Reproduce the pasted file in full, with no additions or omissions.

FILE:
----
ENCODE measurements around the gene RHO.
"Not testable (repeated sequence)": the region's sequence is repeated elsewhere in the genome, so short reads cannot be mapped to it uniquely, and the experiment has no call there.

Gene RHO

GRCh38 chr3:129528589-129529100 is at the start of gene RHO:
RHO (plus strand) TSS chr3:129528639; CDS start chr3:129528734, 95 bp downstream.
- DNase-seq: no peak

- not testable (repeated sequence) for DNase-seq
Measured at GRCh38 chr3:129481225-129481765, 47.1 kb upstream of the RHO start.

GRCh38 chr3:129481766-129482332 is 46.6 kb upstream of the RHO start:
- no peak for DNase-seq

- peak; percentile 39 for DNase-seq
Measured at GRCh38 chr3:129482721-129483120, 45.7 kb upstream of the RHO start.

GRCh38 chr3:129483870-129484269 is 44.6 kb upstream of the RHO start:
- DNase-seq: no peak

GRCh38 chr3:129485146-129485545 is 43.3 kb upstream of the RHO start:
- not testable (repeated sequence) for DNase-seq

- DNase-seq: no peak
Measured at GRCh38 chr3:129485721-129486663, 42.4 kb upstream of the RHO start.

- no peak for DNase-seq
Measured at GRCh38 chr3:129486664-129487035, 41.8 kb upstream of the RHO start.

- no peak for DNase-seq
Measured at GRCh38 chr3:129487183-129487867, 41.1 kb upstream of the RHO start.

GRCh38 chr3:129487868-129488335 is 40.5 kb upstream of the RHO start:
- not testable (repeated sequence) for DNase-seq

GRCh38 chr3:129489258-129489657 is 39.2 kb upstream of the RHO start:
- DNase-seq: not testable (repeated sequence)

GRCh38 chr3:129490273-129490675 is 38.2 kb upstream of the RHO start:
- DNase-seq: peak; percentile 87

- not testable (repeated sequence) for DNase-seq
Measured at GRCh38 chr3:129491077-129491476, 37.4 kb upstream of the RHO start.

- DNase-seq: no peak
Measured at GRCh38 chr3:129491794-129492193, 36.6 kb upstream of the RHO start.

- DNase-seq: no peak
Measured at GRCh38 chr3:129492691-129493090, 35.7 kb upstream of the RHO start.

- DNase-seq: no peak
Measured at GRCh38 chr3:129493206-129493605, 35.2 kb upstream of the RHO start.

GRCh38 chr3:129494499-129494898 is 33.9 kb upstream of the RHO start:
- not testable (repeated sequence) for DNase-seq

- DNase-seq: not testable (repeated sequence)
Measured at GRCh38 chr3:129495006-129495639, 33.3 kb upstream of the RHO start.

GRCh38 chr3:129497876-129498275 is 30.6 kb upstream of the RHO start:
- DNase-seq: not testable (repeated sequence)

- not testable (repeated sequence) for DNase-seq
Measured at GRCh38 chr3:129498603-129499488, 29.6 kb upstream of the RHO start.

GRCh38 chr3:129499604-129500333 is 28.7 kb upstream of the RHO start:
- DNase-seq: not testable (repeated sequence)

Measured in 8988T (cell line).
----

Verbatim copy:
ENCODE measurements around the gene RHO.
"Not testable (repeated sequence)": the region's sequence is repeated elsewhere in the genome, so short reads cannot be mapped to it uniquely, and the experiment has no call there.

Gene RHO

GRCh38 chr3:129528589-129529100 is at the start of gene RHO:
RHO (plus strand) TSS chr3:129528639; CDS start chr3:129528734, 95 bp downstream.
- DNase-seq: no peak

- not testable (repeated sequence) for DNase-seq
Measured at GRCh38 chr3:129481225-129481765, 47.1 kb upstream of the RHO start.

GRCh38 chr3:129481766-129482332 is 46.6 kb upstream of the RHO start:
- no peak for DNase-seq

- peak; percentile 39 for DNase-seq
Measured at GRCh38 chr3:129482721-129483120, 45.7 kb upstream of the RHO start.

GRCh38 chr3:129483870-129484269 is 44.6 kb upstream of the RHO start:
- DNase-seq: no peak

GRCh38 chr3:129485146-129485545 is 43.3 kb upstream of the RHO start:
- not testable (repeated sequence) for DNase-seq

- DNase-seq: no peak
Measured at GRCh38 chr3:129485721-129486663, 42.4 kb upstream of the RHO start.

- no peak for DNase-seq
Measured at GRCh38 chr3:129486664-129487035, 41.8 kb upstream of the RHO start.

- no peak for DNase-seq
Measured at GRCh38 chr3:129487183-129487867, 41.1 kb upstream of the RHO start.

GRCh38 chr3:129487868-129488335 is 40.5 kb upstream of the RHO start:
- not testable (repeated sequence) for DNase-seq

GRCh38 chr3:129489258-129489657 is 39.2 kb upstream of the RHO start:
- DNase-seq: not testable (repeated sequence)

GRCh38 chr3:129490273-129490675 is 38.2 kb upstream of the RHO start:
- DNase-seq: peak; percentile 87

- not testable (repeated sequence) for DNase-seq
Measured at GRCh38 chr3:129491077-129491476, 37.4 kb upstream of the RHO start.

- DNase-seq: no peak
Measured at GRCh38 chr3:129491794-129492193, 36.6 kb upstream of the RHO start.

- DNase-seq: no peak
Measured at GRCh38 chr3:129492691-129493090, 35.7 kb upstream of the RHO start.

- DNase-seq: no peak
Measured at GRCh38 chr3:129493206-129493605, 35.2 kb upstream of the RHO start.

GRCh38 chr3:129494499-129494898 is 33.9 kb upstream of the RHO start:
- not testable (repeated sequence) for DNase-seq

- DNase-seq: not testable (repeated sequence)
Measured at GRCh38 chr3:129495006-129495639, 33.3 kb upstream of the RHO start.

GRCh38 chr3:129497876-129498275 is 30.6 kb upstream of the RHO start:
- DNase-seq: not testable (repeated sequence)

- not testable (repeated sequence) for DNase-seq
Measured at GRCh38 chr3:129498603-129499488, 29.6 kb upstream of the RHO start.

GRCh38 chr3:129499604-129500333 is 28.7 kb upstream of the RHO start:
- DNase-seq: not testable (repeated sequence)

Measured in 8988T (cell line).